Young, ASCAP’s 2018 Country Songwriter-Artist of the Year, talked to Billboard about creating the new album, where the California native is in his career, and Presley’s reaction to her daddy’s music.
1. Darius Rucker once said that with three albums you’ve got a career. How do you feel your third full studio album for Big Machine signifies a new chapter in your career and your live show?
This album is my attempt at full disclosure and honesty in a completely new chapter of my life. We didn’t really get to perform The Chapters tour; the world shut down after a couple of runs. I’m about to start another chapter with my new daughter. Everything is reflective of that. We’ve all been through some major changes. I’m ready to go out again and get back to it.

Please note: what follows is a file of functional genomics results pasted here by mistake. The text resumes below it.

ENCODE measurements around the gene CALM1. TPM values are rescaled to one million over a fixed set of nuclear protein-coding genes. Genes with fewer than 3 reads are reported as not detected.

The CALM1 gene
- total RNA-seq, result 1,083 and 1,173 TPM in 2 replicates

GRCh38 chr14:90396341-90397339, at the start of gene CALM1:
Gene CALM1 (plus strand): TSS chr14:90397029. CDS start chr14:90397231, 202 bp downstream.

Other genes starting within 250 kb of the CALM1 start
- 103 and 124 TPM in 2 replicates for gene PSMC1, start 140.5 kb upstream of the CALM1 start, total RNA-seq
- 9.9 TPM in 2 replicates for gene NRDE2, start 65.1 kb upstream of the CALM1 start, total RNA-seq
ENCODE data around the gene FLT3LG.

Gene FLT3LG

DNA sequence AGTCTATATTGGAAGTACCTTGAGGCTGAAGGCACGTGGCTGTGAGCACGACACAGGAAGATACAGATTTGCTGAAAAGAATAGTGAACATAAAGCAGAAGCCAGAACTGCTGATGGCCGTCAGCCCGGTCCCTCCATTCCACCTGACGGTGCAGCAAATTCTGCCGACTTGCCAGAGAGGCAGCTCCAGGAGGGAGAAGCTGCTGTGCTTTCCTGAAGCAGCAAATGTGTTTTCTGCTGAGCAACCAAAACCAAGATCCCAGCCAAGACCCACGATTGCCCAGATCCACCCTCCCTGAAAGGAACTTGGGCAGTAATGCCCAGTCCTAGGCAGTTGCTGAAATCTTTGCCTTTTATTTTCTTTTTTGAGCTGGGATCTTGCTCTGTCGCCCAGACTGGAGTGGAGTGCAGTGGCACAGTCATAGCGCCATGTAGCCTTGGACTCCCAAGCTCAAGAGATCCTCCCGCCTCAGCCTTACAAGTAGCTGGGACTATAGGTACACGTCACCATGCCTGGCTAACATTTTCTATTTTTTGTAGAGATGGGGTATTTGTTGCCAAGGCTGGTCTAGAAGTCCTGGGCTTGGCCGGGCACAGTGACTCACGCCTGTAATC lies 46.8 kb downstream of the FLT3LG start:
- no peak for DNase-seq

2. You co-wrote all eight tracks on the album, after cutting a few tracks by outside writers on Ticket To L.A. and penning 11 of the 12 tracks on Brett Young. How important was it to you that you participate in the writing of every song on this album?
I want to write every song. I love writing. But if something out there beats what I’m writing and I love it, I’m in. I always listen to outside cuts especially if someone on my team is really excited about it. Best song wins.
3. Do you go into albums with a theme in mind, or does it present itself as you write?
I write what I know and what’s going on in my life. That’s always what I want to share with my fans: ”This is what’s going on." I think themes evolve the more you’re writing towards a project, sometimes not on purpose. This became a pretty clear picture of where I’m at in life and as a songwriter.